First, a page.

Now more than ever, filmmakers are fighting to give a voice to the disaffected, the poor and the oppressed.
Remember the furore around Blackfish? The gut-churning horror of Gabriela Cowperthwaite’s 2013 documentary about the controversial practices of catching and keeping whales in captivity led to mass protests and petitions against SeaWorld and other aquariums. Real change was brought about directly because of this film and people exercising their democratic rights in response to it. Engendering activism is one of the strengths that documentary has over narrative film; we see real people and real situations, secrets are exposed and unpleasant truths are brought into the light so that we can no longer ignore them.
Inspired by global unrest, Riot uses artificial intelligence, film and gaming technologies to help unpick how people react in stressful situations
An immersive film project is attempting to understand how people react in stressful situations by using artificial intelligence (AI), film and gaming technologies to place participants inside a simulated riot and then detecting their emotions in real time.
Called Riot, the project is the result of a collaboration between award winning multidisciplinary immersive filmmaker Karen Palmer and Professor Hongying Meng from Brunel University. The two have worked together previously on Syncself2, a dynamic interactive video installation.
Riot was inspired by global unrest, and was specifically inspired by Palmer’s experience of watching live footage of the Ferguson protests in 2015. “I felt a big sense of frustration, anger and helplessness. I needed to create a piece of work that would encourage dialogue around these types of social issues. Riots all over the world now seem to be [the] last form of [community] expression,” she said.
Julie Goldman believes more women should take an active role in the creative process.
You may not know the name Julie Goldman but she has produced some of the most renowned documentaries of the last 20 years. With over 60 credits to her name (including recent award winners Life, Animated and Weiner), she is something of a luminary on the festival circuit, and at this year’s Sheffield Doc/Fest alone she has five films in the programme – an incredible number of projects coming to fruition at the same time even by her standards.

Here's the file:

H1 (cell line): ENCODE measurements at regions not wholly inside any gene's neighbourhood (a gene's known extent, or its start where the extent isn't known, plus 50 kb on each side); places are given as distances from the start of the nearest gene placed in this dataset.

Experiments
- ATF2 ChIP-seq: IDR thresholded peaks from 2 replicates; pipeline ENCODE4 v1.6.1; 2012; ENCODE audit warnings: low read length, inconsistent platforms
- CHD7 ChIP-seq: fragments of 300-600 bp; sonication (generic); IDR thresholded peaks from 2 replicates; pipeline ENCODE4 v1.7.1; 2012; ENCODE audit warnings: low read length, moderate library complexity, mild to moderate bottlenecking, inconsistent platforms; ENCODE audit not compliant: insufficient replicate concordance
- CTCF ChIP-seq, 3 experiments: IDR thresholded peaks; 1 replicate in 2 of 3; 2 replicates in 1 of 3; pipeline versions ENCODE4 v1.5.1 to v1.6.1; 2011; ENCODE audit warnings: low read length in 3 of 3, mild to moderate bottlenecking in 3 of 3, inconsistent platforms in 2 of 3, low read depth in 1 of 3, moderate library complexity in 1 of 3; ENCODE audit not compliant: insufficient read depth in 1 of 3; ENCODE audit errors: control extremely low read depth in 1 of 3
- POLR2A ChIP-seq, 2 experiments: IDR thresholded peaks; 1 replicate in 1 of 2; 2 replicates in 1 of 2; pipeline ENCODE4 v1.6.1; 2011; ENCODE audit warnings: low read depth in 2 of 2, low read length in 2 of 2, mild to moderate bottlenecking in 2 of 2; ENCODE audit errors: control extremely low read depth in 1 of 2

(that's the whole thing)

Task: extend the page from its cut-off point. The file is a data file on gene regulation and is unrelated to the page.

If Goldman were a man working in Hollywood you’d likely see her every year at the Oscars rubbing shoulders with the Harvey Weinsteins of the world. As things are, her relative anonymity reveals some uncomfortable truths about how women are perceived in the film industry.
This documentary introduces us to David Datuna a Georgian born artist who left his native country as a child seeking the freedom to express himself that he felt only America could afford him.
Robert Altman was a well-respected if not necessarily always commercially successful director whose career spanned over 40 years. He started off in TV and finally got his big break when he directed M*A*S*H* which won him the Palme d’Or in 1970 and finally gave him the recognition he had been seeking.
This documentary takes us through the life and career of great British artist and living legend David Hockney – considering it spans over 50 years this is quite an achievement. We learn about Hockney’s humble beginnings in Bradford to his life in Hollywood as a renowned artist. Continue reading
Inspired by the life of Diane Arbus this is the tale of Anna (Katie Boland) trying to find out who her mother Helene (Maria del Mar) really is. Despite them living together most of the time Anna is aware that her mother is keeping her at arm’s length We start to realise that Helene the photographer is very different from Helene the mother that Anna so desperately wants to get closer to. Continue reading
Maria (Lea Van Acken) is a schoolgirl whose family is a part of a very strict catholic church. In a misguided attempt to help her younger brother she decides to make a sacrifice to God. Continue reading
I spoke to Dietrich Bruggemann who directed one of this year’s more controversial and artistic offerings, Stations of the Cross.
Apart from 3 scenes the camera is static – why did you choose this way to shoot and what problems did it create for you? How much preparation was involved?
Back in 2005, I had shot my first feature in that same fashion. That was a comedy, and I was fascinated how well that extreme reduction worked, both for the drama and for the fun. Continue reading
In 2007 John Maloof bid on a box of negatives looking for some photos to accompany a history book he was writing, what he unwittingly discovered was some of the work of an unknown street photographer called Vivian Maier. Continue reading